Disability For Panic Attacks
Anyone who’s suffered a panic attack while at work knows how frightening that scenario can be. One of the most common symptoms during a panic attack is the overwhelming urge to flee or escape the place where the panic attack began. If you’re at work, obviously that can be next to impossible.
Panic disorder victims, who suffer frequent panic attacks, may even develop agoraphobia (or fear) of the workplace. Many people in this situation suffer panic attacks caused by worrying about having the next panic attack while at work. This can become a miserable and cruel cycle that can lead to poor job performance, high absenteeism, and even unemployment.
In the United States, panic disorder sufferers can appeal to the Social Security Administration for help through one of its two largest disability programs – Social Security Disability Insurance or Supplemental Security Income. However, it is important to note that Social Security pays only for total disability cases. They do not approve benefits for partial or short-term disability. So what does the Social Security Administration define as total disability? Program rules are strict in this sense: “Disability under Social Security is based on your inability to work. We consider you disabled under Social Security rules if you cannot do work that you did before and we decide that you cannot adjust to other work because of your medical condition(s). Your disability must also last or be expected to last for at least one year or to result in death.”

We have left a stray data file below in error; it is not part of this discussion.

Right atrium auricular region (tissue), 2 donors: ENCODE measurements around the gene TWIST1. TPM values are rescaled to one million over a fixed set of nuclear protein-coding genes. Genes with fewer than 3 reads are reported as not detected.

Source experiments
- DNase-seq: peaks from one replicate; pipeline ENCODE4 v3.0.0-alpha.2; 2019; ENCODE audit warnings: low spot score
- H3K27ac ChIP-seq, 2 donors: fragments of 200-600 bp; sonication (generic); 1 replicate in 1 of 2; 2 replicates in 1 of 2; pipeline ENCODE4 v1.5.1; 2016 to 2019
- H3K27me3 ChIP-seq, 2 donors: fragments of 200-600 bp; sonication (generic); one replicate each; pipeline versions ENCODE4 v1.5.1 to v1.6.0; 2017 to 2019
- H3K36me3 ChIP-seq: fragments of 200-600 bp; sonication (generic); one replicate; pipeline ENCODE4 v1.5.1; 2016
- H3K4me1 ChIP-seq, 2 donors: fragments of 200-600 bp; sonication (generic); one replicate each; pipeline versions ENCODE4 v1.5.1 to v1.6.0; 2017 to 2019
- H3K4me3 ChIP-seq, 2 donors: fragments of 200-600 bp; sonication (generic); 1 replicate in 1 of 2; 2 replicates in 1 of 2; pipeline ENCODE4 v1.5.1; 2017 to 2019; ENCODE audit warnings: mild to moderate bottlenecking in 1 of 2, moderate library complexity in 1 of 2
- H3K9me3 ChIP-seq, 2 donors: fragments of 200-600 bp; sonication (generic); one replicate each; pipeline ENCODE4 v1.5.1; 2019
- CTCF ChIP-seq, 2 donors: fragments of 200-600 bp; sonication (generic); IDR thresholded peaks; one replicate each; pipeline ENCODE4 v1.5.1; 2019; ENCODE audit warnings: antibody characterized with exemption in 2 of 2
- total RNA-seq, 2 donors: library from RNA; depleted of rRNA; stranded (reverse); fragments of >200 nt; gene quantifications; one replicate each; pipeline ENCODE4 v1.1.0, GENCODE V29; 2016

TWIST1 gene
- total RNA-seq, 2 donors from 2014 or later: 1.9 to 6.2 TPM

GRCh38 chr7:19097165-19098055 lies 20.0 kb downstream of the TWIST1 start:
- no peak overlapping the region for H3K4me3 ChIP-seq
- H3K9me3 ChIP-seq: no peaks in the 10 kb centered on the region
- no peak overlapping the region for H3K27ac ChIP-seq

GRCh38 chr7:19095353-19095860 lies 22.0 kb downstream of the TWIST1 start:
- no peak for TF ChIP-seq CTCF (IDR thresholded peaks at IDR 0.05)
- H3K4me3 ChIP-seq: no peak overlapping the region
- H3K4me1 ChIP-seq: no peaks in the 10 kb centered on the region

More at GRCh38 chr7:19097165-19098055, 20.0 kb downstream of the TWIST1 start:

Specific guidelines for anxiety related disorders are found in Social Security’s Listing Of Impairments in Section 12.06. According to these guidelines an anxiety sufferer must have “a persistent irrational fear of a specific object, activity, or situation which results in a compelling desire to avoid the dreaded object, activity, or situation. Or recurrent severe panic attacks manifested by a sudden unpredictable onset of intense apprehension, fear, terror and sense of impending doom occurring on the average of at least once a week”.
Since the Social Security Administration approves panic attack disability benefits on a case by case basis, there is a formal application process. There are strict guidelines for average monthly income made year-to-date, case severity, and future work plausibility.
To apply for disability help go to the direct application link on their website at: http://www.ssa.gov/dibplan/dapply.htm
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